I mentioned how we were referred to the Surrey Child Development Centre for preschool, but that was it, and we had chosen not to attend there due to it being in the total opposite direction of where we travel. But due to us living technically in Surrey, we haven't been in contact with the Langley one. Despite our school and our pediatrician being in that city, and most of our shopping and our church being there. Which got us into a discussion of Ms. Harmony being able to refer us to the Langley CDC, and how Rhys could use the assessment and we would benefit by having it done. We even discussed our pediatrician Dr T, and how Harmony knew her and had dealt with her before, and it resulted in a none-to-pleasing way (which I totally understood. The only reason we are still seeing her is that we have been through so much already that I would hate to have to find a new doctor just to have to go through the whole process of getting to know them, and giving our story, and going over tests again. Plus, I keep hoping that we will find something and be able to move on from her. By seeking a new pediatrician, Harmony's daughter is on a wait list, and I am glad that we don't have to do that.) 

I'm not too sure what will happen or if there is a wait list, but I filled out the form for the Supported Child Development Programme.   A lot of programs seem to end once the child has become a certain age (usually 5) and/or started attending school. So we don't know what is available for Rhys now that he is 5, but not attending the school system. (preschool doesn't count as "school" yet) But it looks like this program works until they are 18, so that is good news.  I just don't know how it will help yet. Is it like the Infant Development Program that he was in, where they did home visits monthly? Or is it like the Early Speech & Language where he went for therapy once a week, and I attended weekly night classes for a month?  I am anxious to get something going though.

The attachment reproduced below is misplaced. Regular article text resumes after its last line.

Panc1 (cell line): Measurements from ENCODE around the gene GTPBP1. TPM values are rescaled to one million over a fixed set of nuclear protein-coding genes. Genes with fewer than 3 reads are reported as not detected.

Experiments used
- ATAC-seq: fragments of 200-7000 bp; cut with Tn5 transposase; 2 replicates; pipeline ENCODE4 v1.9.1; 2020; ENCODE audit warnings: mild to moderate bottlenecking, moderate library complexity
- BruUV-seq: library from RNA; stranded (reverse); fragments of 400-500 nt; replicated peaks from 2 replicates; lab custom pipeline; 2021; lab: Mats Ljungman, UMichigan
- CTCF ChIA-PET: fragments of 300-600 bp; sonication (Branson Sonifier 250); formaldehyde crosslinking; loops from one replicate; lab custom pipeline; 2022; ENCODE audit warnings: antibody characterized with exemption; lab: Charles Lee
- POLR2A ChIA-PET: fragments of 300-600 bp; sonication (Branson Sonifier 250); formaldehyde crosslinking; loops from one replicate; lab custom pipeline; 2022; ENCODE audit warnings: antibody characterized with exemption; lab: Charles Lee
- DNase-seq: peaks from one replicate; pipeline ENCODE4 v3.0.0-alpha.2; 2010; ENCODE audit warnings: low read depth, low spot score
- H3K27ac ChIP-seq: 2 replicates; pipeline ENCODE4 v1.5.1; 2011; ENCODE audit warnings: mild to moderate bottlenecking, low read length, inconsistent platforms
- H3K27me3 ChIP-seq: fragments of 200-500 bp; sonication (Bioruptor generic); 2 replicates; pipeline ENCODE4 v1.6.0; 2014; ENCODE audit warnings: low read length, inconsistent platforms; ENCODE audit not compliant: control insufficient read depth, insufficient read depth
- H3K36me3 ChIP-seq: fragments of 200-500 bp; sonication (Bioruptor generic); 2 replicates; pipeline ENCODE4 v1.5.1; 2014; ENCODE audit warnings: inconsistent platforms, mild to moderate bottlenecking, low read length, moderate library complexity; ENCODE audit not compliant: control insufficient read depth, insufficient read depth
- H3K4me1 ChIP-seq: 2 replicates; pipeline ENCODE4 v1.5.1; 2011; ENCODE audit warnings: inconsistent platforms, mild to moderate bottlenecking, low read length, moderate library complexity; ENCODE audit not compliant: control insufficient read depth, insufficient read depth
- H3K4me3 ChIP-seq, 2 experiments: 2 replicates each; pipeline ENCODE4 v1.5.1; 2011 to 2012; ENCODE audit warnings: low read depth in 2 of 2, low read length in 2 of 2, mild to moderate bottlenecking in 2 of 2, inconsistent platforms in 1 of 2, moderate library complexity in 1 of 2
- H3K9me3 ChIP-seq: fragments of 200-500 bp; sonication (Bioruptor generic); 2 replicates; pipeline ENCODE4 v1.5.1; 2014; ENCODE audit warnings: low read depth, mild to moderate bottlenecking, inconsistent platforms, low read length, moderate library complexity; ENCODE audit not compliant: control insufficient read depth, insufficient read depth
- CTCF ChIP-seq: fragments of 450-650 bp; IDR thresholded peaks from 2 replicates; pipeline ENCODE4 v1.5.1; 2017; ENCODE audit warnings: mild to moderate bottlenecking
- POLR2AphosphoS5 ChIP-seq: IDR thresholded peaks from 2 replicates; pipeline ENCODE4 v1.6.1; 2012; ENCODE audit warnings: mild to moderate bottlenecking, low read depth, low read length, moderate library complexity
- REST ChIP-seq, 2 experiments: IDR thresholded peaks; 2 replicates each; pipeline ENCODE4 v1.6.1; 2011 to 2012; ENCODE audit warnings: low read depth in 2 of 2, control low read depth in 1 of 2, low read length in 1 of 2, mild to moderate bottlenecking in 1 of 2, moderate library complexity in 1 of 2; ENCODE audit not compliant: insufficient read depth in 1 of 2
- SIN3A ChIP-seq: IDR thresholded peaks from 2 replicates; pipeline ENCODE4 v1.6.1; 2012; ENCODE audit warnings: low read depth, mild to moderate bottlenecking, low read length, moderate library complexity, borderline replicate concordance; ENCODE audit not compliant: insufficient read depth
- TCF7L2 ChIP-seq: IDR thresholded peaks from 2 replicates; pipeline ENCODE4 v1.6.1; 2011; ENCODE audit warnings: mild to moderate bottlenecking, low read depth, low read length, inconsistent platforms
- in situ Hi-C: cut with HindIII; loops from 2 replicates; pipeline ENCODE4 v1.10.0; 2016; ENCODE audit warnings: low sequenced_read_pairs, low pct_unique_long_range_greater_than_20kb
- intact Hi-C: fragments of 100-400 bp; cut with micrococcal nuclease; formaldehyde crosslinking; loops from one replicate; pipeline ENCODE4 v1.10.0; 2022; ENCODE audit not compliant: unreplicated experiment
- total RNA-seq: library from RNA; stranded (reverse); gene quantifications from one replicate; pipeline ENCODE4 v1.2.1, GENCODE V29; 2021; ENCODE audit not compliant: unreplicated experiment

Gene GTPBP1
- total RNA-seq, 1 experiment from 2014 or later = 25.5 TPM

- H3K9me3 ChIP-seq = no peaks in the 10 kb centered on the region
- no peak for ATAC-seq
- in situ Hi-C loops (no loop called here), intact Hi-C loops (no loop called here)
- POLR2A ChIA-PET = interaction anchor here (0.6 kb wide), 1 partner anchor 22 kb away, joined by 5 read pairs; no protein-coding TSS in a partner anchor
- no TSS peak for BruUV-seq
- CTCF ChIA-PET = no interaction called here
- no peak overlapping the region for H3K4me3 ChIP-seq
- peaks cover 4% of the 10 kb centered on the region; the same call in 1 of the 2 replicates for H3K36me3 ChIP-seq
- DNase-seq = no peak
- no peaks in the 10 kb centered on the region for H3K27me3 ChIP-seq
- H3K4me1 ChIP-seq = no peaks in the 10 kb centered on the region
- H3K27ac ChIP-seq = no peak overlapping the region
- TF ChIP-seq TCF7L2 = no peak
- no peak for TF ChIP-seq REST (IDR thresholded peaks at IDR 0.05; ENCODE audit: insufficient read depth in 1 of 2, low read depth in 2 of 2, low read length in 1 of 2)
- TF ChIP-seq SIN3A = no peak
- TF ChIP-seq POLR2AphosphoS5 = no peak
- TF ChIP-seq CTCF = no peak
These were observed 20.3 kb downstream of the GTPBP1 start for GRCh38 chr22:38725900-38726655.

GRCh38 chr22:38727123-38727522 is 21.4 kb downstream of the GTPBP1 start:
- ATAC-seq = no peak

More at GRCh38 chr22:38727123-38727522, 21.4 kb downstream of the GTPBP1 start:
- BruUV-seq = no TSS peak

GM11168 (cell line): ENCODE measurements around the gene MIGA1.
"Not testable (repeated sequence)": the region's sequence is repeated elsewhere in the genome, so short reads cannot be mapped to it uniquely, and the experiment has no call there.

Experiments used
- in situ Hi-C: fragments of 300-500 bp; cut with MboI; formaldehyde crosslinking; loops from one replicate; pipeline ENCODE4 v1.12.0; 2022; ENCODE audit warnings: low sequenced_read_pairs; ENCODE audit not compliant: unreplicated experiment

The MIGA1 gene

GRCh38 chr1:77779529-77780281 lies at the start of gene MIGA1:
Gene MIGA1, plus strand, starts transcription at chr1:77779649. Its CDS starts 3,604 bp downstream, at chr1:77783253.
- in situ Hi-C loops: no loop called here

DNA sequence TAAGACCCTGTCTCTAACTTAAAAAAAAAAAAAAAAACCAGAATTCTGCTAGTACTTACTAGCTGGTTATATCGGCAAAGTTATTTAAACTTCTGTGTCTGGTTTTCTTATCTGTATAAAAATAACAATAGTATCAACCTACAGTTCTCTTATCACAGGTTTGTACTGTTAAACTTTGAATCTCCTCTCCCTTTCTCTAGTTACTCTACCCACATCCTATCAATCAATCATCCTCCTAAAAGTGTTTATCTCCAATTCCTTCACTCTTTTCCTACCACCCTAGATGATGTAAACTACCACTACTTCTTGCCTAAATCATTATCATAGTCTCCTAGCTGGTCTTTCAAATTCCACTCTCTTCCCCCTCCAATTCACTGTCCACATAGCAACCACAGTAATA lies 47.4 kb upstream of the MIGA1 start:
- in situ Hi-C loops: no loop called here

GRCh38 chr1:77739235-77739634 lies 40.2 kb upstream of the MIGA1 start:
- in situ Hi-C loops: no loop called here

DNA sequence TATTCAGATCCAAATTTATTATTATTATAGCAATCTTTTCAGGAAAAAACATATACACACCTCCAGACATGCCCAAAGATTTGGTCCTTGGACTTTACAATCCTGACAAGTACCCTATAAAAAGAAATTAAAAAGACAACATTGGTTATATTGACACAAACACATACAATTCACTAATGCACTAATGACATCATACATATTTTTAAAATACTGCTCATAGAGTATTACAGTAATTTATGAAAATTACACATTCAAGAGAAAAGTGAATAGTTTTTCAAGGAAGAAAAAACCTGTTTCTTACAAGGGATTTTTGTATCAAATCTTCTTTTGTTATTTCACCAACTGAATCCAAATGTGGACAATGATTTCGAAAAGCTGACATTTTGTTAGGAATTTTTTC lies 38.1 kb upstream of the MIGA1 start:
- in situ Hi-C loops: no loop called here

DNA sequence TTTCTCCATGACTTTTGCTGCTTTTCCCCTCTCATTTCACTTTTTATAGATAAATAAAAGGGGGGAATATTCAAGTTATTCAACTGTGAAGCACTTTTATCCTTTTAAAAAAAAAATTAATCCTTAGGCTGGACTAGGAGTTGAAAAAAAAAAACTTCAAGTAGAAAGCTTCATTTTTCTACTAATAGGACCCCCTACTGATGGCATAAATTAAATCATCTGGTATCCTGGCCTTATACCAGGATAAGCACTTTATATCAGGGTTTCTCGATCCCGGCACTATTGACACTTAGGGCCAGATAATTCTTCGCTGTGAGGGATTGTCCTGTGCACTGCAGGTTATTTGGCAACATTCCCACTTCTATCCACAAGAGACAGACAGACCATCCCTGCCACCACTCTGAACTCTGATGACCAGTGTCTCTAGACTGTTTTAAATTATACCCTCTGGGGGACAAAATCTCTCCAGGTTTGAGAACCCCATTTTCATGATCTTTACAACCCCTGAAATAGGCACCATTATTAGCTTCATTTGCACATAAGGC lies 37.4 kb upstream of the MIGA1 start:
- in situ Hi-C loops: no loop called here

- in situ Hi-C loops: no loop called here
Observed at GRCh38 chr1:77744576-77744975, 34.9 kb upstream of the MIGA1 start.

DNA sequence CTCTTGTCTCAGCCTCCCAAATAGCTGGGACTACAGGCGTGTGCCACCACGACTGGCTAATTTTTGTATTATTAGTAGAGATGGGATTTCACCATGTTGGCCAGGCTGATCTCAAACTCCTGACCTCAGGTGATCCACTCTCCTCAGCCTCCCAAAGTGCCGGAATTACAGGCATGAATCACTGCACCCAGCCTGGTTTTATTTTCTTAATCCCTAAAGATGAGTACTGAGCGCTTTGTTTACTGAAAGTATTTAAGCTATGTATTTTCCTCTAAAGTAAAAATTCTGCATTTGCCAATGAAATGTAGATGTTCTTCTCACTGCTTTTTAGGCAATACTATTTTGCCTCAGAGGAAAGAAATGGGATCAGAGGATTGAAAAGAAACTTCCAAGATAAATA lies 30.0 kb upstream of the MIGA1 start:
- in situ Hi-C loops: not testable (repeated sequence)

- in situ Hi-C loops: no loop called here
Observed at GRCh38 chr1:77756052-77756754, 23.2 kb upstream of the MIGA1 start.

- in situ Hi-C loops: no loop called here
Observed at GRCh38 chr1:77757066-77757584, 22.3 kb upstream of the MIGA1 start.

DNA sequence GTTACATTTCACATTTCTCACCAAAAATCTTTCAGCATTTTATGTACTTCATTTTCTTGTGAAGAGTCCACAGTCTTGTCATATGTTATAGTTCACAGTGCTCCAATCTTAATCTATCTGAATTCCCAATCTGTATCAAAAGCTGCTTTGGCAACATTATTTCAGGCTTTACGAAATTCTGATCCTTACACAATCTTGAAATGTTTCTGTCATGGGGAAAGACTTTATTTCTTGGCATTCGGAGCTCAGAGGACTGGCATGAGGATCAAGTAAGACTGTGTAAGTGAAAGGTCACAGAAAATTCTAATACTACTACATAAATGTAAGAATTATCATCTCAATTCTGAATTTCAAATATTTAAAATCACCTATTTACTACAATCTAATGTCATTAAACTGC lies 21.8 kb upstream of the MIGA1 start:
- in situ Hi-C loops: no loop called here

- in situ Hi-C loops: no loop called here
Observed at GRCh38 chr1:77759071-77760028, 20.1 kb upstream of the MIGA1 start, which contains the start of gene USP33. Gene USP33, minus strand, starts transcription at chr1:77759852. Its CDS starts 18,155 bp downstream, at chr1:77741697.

I feel so frustrated with how lax it has been for him. And I'm a bit angry and sad at how he was phased out of the IDP at age three (like every child), with nothing to go on, even though he was so far behind. Michele knew he was delayed, so why wasn't anything put into place? No referrals?  Is it all due to me believing that he would "get it one day", and so I didn't think we needed to? But even if I thought that, shouldn't she be the one telling me that we should check it out, "just in case"? *sigh*  I'm not trying to pass blame, and I'm sure it sounds like I am, (I really did like Michele, still do, as she was the one who helped me out with my preemie boys for so many years) but I am just sad to think that we could be a year or two ahead of ourselves if only this was done before he left IDP.

Remember, this whole process of looking into his delayment didn't start until last year November when he was really sick and in hospital. Not even a year ago yet.

But I'm also frustrated that despite seeing Dr T for almost a year, we're really not much further ahead. Well, I guess that all depends on how you view things. After all, we can say that it is NOT WS or  FXS (although, I still admit to wondering if it is possible either of those test results were incorrect. But that could just be my desire to have an answer so we can move on. I like moving on. It's so much nicer than not knowing and waiting for something to come up and feeling frustrated.) I am also bothered that it still feels that she was more interested in his growth and weight than his development, and I wonder if she shouldn't have referred us to other groups herself. When we see her again in November, I know she will not know what to suggest for us; we're still just waiting for Genetics.